Writers’ Idiosyncrasies

Posted by Jill Van Wyke

Maybe we should train all editors to be psychologists.

Writers are quirky. They have idiosyncrasies that can amuse or annoy – or both. They have hard-to-break habits in how they approach their writing. Sometimes those writing “tics” make them more productive; sometimes they can get in the way of “getting black down on white.”

In chapter 5 of “Coaching Writers,” Clark and Fry say that good editors tolerate and even encourage writers’ (beneficial) idiosyncrasies.

As you get to know writers and their peculiarities, you can find ways to reinforce the good habits and perhaps redirect some of the bad. I, for example, cannot sit down at a computer and just start writing. I have to “write” first in my head — a lot. No doubt I look like a muttering, mumbling fool as I carry on a dialogue with myself in the grocery aisle, at the gas pump, at a red light. This “conversation” can go on for days (if I’m not on deadline). Only after I’ve talked to myself for a long while can I sit down and start writing.

Often, of course, particularly at a newspaper, time doesn’t permit this self-conversational luxury. Instead I’m forced to sit down and get black-on-white while the clock ticks. A blank screen paralyzes me. To overcome that, I just start typing: “This is going to be a story about the merchants who own small businesses like ethnic groceries or video stores or clothing stores in what most of us consider the ‘bad’ part of town. …” Of course, it’s not a lead. It’s just a beginning to get me over the hump. Usually, as I get into telling the story, a real lead will occur to me and I can go back and re-do the top.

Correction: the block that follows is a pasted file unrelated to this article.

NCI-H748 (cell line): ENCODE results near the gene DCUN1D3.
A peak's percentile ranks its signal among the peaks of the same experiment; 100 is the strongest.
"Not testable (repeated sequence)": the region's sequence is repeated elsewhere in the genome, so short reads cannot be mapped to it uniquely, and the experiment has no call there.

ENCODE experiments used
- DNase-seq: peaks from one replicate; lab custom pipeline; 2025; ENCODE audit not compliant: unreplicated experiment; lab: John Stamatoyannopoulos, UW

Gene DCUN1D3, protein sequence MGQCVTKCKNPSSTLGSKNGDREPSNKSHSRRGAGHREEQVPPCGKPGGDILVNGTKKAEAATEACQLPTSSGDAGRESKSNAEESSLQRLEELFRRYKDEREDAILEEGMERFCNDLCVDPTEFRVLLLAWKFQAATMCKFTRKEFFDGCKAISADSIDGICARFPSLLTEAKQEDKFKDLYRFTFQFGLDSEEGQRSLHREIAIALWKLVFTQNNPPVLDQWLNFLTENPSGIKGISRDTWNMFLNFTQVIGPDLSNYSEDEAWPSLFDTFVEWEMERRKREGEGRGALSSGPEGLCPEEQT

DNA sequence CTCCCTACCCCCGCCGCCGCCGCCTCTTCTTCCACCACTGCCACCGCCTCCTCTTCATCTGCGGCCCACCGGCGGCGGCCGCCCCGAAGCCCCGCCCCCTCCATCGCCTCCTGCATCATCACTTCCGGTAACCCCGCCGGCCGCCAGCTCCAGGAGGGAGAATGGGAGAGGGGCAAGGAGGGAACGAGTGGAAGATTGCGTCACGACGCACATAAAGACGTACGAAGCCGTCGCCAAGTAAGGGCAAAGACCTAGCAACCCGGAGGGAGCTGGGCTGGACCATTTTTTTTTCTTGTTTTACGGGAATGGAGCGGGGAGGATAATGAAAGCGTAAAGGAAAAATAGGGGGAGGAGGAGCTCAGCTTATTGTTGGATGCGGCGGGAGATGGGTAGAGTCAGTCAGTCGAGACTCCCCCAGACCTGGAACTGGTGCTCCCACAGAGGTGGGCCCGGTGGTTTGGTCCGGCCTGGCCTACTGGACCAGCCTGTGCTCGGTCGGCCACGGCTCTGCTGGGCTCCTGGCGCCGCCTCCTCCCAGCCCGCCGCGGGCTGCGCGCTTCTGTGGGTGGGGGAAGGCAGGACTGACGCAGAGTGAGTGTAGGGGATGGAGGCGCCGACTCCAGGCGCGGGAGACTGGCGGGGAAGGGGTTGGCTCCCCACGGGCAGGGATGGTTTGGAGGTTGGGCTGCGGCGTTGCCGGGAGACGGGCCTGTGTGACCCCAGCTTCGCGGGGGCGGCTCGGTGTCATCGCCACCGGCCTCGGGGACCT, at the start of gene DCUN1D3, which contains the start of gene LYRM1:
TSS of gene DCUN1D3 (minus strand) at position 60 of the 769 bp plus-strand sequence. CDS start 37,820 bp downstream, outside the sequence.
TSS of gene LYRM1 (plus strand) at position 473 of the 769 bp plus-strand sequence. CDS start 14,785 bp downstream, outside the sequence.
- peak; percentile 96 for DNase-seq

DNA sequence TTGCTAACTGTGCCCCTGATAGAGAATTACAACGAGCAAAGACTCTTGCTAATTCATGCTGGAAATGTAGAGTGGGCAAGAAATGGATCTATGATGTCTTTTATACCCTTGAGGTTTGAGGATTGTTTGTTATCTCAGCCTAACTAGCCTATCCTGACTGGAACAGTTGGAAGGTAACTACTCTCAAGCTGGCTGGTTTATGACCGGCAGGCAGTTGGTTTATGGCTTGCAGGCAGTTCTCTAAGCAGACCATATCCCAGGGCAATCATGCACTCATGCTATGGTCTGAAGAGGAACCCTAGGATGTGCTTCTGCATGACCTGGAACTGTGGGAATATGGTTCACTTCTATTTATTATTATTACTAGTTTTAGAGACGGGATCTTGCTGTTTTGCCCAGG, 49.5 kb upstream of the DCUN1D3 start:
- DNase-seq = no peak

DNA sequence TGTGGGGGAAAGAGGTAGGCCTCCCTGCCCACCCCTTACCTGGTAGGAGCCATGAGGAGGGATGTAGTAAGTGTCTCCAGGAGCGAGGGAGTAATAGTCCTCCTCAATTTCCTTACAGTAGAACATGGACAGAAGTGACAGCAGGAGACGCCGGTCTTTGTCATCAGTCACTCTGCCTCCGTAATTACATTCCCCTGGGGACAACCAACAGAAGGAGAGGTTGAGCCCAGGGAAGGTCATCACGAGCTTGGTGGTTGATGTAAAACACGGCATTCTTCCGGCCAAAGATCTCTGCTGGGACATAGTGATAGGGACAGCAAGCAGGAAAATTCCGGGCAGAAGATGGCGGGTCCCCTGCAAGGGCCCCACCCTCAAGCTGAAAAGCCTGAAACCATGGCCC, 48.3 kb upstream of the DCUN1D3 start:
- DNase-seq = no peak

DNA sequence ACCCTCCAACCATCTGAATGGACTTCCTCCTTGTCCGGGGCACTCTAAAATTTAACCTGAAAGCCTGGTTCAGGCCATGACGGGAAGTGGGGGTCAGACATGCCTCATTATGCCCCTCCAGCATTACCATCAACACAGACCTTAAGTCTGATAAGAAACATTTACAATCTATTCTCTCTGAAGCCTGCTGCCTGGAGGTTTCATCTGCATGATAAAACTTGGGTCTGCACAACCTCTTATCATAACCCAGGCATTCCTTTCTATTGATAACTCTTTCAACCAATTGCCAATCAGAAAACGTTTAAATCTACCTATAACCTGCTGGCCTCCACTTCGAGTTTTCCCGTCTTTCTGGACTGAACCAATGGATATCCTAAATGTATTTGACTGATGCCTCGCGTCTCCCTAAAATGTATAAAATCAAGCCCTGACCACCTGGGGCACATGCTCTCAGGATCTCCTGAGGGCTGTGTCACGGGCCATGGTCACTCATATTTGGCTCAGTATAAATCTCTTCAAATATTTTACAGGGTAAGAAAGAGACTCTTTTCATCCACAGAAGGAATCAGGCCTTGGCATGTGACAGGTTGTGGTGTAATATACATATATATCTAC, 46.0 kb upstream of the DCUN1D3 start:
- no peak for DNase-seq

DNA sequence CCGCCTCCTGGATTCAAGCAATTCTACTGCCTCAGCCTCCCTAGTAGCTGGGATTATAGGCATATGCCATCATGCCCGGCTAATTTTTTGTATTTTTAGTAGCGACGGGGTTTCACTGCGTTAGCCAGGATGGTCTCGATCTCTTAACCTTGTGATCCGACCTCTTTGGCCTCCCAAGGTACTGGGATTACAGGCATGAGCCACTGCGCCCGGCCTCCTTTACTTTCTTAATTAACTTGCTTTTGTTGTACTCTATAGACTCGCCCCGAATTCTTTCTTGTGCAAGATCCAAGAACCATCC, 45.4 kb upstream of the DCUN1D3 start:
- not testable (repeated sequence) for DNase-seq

But other writers I know simply cannot go on to the second graf until the lead is perfect. They will spend 90 percent of their time on the lead, and 10 percent on the rest of the story. That would never work for me: I would never write a second graf.

Writing quirks abound. I’ve seen writers who can’t write until:

  • they take a smoke break on the loading dock.
  • they take a walk around the block.
  • they have a teary meltdown in the bathroom.
  • they crack open a Diet Pepsi and tear into a bag of candy corn.
  • they arrange everything “just so” on their desk, perfectly aligned.
  • they banter and joke with nearby co-workers until minutes before deadline, then dash off a story in a frenzied torrent of typing.
  • they color code all their notes.
  • they are holed up someplace quiet, with no distractions.
  • they have rock music cranked on their iPod.
  • they have a certain pen tucked behind their ear.
  • they clear their throat three times.

I prefer to write only after I have placed a red pen, a blue pen and a pencil on a yellow legal pad to the right of my keyboard. I have no idea why. I also need coffee, water or Diet Pepsi within easy reach. And chapstick. Again, no idea why.

To an observer, these mannerisms don’t make sense and can even seem counter-productive. But to the writer, they establish routine and provide comfort. Part of being an editor (psychologist?) is indulging these peculiarities (to a point), knowing they are a necessary part of the creative process.

Maybe we are not unlike little kids who need their security blanket or teddy bear to help give them the confidence to take on the world.